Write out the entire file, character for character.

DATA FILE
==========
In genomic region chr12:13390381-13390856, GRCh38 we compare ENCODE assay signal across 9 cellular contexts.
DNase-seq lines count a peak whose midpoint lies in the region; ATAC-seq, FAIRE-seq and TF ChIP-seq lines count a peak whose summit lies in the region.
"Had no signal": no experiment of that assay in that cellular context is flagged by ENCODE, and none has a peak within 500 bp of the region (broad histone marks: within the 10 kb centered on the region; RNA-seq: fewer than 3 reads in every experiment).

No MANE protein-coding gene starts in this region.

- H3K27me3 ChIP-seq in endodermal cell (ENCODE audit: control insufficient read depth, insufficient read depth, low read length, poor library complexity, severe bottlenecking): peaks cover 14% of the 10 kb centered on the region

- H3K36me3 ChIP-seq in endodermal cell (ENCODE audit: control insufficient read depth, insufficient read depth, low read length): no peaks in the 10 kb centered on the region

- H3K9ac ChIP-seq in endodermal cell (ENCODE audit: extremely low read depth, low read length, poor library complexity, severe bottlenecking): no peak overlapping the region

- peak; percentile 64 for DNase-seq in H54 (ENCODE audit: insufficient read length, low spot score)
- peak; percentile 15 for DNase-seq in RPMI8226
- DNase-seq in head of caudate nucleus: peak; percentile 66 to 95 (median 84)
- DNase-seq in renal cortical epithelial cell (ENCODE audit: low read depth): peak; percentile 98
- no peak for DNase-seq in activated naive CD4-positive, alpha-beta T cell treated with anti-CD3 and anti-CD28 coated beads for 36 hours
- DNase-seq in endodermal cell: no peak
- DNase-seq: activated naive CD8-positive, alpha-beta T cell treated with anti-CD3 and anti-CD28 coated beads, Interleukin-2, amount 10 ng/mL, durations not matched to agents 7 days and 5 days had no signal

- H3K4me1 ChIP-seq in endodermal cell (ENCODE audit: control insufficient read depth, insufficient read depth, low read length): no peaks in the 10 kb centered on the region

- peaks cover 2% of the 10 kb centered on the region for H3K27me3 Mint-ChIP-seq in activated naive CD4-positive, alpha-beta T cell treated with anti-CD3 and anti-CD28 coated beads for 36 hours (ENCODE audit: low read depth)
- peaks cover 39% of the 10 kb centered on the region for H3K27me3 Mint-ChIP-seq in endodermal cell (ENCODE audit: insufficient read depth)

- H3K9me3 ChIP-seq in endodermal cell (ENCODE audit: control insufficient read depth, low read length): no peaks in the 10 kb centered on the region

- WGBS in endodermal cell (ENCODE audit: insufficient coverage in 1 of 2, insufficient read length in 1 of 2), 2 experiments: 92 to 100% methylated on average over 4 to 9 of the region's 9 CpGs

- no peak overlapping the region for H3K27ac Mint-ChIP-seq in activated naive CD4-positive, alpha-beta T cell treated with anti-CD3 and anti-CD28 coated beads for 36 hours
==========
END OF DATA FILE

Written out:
In genomic region chr12:13390381-13390856, GRCh38 we compare ENCODE assay signal across 9 cellular contexts.
DNase-seq lines count a peak whose midpoint lies in the region; ATAC-seq, FAIRE-seq and TF ChIP-seq lines count a peak whose summit lies in the region.
"Had no signal": no experiment of that assay in that cellular context is flagged by ENCODE, and none has a peak within 500 bp of the region (broad histone marks: within the 10 kb centered on the region; RNA-seq: fewer than 3 reads in every experiment).

No MANE protein-coding gene starts in this region.

- H3K27me3 ChIP-seq in endodermal cell (ENCODE audit: control insufficient read depth, insufficient read depth, low read length, poor library complexity, severe bottlenecking): peaks cover 14% of the 10 kb centered on the region

- H3K36me3 ChIP-seq in endodermal cell (ENCODE audit: control insufficient read depth, insufficient read depth, low read length): no peaks in the 10 kb centered on the region

- H3K9ac ChIP-seq in endodermal cell (ENCODE audit: extremely low read depth, low read length, poor library complexity, severe bottlenecking): no peak overlapping the region

- peak; percentile 64 for DNase-seq in H54 (ENCODE audit: insufficient read length, low spot score)
- peak; percentile 15 for DNase-seq in RPMI8226
- DNase-seq in head of caudate nucleus: peak; percentile 66 to 95 (median 84)
- DNase-seq in renal cortical epithelial cell (ENCODE audit: low read depth): peak; percentile 98
- no peak for DNase-seq in activated naive CD4-positive, alpha-beta T cell treated with anti-CD3 and anti-CD28 coated beads for 36 hours
- DNase-seq in endodermal cell: no peak
- DNase-seq: activated naive CD8-positive, alpha-beta T cell treated with anti-CD3 and anti-CD28 coated beads, Interleukin-2, amount 10 ng/mL, durations not matched to agents 7 days and 5 days had no signal

- H3K4me1 ChIP-seq in endodermal cell (ENCODE audit: control insufficient read depth, insufficient read depth, low read length): no peaks in the 10 kb centered on the region

- peaks cover 2% of the 10 kb centered on the region for H3K27me3 Mint-ChIP-seq in activated naive CD4-positive, alpha-beta T cell treated with anti-CD3 and anti-CD28 coated beads for 36 hours (ENCODE audit: low read depth)
- peaks cover 39% of the 10 kb centered on the region for H3K27me3 Mint-ChIP-seq in endodermal cell (ENCODE audit: insufficient read depth)

- H3K9me3 ChIP-seq in endodermal cell (ENCODE audit: control insufficient read depth, low read length): no peaks in the 10 kb centered on the region

- WGBS in endodermal cell (ENCODE audit: insufficient coverage in 1 of 2, insufficient read length in 1 of 2), 2 experiments: 92 to 100% methylated on average over 4 to 9 of the region's 9 CpGs

- no peak overlapping the region for H3K27ac Mint-ChIP-seq in activated naive CD4-positive, alpha-beta T cell treated with anti-CD3 and anti-CD28 coated beads for 36 hours